Friday, June 30: Bray Wanderers are hosting Dundalk. Earlier in the day, Gerry Mulvey indicated that he may be withdrawing funding in the near future. Denis O’Connor releases a statement at half-time bemoaning the sustainability of maintaining a football club with the poor attendances at the Carlisle Grounds.
Sunday, July 2: Bray’s players show up for training. They’re called into a meeting where they’re told their wages can no longer be guaranteed. They leave and it hits social media within the hour.
Monday, July 3: Denis O’Connor confides that he’s confident of securing funding to stabilise the club.
Tuesday, July 4: O’Connor meets player and briefs them about the situation and tells them he hopes to have a resolution within days.
Wednesday, July 5: O’Connor confides exclusively again that if the worst comes to the worst, the club will disband as opposed to asking the U-19’s squad to fulfil remaining fixtures.
Thursday, July 6: It seems like all is
well. A statement is released to confirm that funding has been secured and the club is safe.
Thursday, July 6: They think it’s all over! Well, it isn’t. Within hours, the players release a statement via the PFAI to declare that they want clarification on the new-found investment and set a deadline of close of business on Monday, July 10.
Monday, July 10: The players train as usual and receive no confirmation.
Sunday, July 16: Despite not getting what they want, the players provide a decent display as they succumb to a 0-2 defeat against champions-elect Cork City in front of 1,879 people in Bray.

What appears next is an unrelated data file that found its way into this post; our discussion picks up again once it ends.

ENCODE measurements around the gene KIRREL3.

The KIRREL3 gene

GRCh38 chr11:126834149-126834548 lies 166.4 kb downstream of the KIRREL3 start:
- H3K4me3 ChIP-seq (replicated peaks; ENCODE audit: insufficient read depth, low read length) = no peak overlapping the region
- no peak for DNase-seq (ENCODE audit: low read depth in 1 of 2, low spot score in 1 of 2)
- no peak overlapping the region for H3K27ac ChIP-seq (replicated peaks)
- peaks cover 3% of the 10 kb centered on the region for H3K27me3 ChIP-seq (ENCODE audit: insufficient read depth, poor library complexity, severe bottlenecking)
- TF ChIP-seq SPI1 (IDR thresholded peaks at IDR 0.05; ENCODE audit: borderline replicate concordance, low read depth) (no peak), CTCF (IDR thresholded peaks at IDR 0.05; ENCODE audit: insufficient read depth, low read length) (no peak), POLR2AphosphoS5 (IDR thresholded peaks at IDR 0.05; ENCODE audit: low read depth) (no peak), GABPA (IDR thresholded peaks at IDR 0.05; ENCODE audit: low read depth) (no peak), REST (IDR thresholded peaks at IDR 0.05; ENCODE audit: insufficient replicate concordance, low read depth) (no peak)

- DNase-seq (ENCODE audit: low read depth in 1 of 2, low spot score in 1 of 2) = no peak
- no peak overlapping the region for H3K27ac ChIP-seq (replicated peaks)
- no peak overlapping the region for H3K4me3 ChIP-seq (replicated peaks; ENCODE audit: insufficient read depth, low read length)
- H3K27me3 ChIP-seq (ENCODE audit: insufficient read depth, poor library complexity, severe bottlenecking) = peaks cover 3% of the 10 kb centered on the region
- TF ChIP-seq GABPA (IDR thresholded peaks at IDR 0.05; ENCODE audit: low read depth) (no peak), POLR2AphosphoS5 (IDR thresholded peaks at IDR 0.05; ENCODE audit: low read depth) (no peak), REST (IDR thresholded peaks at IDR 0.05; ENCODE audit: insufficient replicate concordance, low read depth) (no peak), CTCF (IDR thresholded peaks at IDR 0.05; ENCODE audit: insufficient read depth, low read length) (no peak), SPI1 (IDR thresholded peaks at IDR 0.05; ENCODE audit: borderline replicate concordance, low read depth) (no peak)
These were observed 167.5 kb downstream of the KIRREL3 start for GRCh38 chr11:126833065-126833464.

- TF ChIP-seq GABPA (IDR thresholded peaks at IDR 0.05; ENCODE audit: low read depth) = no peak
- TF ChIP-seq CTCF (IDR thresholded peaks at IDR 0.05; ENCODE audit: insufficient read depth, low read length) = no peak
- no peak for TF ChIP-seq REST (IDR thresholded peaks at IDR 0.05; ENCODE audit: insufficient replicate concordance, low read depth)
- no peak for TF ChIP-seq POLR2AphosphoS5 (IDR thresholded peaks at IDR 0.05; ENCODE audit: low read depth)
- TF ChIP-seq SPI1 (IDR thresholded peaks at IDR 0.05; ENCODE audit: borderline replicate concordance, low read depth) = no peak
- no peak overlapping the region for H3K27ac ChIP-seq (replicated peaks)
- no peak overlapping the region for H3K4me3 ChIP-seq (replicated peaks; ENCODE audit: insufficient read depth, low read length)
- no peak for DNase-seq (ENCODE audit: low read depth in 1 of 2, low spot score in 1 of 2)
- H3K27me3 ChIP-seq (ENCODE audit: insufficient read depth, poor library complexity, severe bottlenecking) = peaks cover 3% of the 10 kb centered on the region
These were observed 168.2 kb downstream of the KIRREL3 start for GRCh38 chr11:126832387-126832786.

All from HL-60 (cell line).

Monday, July 17: Soccer Republic run a feature on Bray Wanderers which includes fan interviews calling upon the O’Connors to leave the club.
Tuesday, July 18: Club secretary Martin O’Connor reveals the club have adopted an all or nothing approach. Any transfer or mutual termination requests to be rejected unless all 21 players make the request.
Wednesday, July 19: Denis O’Connor announces his resignation as chairman of Bray Wanderers.
Thursday, July 20: Gerry Mulvey is announced as interim chairman.
Friday, July 21: Bray lose 3-1 to St. Patrick’s Athletic in what Harry Kenny dubs “probably our worst display of the season”.
Thursday, July 27: The club release a statement that compares Co. Wicklow to North Korea. You know the rest. It is signed by Gerry Mulvey.
Friday, July 28: A follow-up statement is issued. This one discusses the 1916 rising, Kim-Jong Un, Jackie Healy Rae, Arklow’s sewage situation and being the most talked about topic in Irish football.
It is unsigned.
Friday, July 28: Bray lost at home to Finn Harps by three goals to two. Harry Kenny admits afterwards that he has considered his position and will continue to do so.
Sunday, July 30: Former media liaison officer Jillian Godsil pens a scything open letter to club.
Sunday, July 30: Midfielder John Sullivan declares on radio that doesn’t “believe the chairman was behind the North Korea statements”.
Tuesday, August 1: Transfer window closes. No Bray Wanderers player departs.